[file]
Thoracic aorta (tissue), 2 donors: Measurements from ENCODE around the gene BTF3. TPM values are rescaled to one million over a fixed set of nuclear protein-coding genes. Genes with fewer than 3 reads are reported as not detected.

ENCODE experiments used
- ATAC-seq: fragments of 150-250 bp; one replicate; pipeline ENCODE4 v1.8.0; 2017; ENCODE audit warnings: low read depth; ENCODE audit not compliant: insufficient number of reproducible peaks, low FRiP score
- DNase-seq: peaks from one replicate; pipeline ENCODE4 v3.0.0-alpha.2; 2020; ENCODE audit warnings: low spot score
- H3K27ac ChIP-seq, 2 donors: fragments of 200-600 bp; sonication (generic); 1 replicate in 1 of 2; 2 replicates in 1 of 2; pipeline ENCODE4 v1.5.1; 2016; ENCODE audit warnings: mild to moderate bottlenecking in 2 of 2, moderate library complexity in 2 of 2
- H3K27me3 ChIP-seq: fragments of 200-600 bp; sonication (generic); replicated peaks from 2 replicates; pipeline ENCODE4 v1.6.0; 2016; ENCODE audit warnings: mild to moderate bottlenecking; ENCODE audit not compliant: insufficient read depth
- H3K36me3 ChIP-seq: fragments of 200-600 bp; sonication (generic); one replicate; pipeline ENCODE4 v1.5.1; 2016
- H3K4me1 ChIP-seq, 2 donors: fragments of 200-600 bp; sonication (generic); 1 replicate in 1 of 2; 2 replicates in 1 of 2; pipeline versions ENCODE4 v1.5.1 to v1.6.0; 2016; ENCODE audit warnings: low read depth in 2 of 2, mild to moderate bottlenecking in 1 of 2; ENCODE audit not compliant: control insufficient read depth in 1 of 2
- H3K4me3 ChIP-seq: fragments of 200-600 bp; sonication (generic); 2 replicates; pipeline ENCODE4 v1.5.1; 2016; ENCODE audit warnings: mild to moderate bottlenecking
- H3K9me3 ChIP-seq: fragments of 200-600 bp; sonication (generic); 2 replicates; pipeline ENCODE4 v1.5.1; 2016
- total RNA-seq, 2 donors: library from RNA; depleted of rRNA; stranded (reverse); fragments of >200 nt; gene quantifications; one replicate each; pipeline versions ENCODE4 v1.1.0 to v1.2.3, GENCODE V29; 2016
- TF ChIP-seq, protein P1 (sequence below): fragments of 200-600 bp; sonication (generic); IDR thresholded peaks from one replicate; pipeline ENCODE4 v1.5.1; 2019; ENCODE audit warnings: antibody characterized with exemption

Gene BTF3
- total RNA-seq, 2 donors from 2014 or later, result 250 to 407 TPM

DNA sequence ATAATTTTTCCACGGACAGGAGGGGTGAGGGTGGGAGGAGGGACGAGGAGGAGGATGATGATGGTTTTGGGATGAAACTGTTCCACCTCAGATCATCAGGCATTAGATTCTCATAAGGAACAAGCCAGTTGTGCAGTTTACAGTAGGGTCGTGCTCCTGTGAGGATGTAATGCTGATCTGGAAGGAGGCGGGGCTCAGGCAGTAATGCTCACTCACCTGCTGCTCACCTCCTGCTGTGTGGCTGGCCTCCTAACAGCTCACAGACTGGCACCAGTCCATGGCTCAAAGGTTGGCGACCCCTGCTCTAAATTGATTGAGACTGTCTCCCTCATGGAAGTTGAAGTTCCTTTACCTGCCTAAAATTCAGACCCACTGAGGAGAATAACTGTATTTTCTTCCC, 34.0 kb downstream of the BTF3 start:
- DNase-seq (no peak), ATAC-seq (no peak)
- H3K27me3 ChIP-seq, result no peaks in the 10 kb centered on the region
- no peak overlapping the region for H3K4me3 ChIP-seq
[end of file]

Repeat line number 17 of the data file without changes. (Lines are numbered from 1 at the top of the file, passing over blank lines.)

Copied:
- H3K27me3 ChIP-seq, result no peaks in the 10 kb centered on the region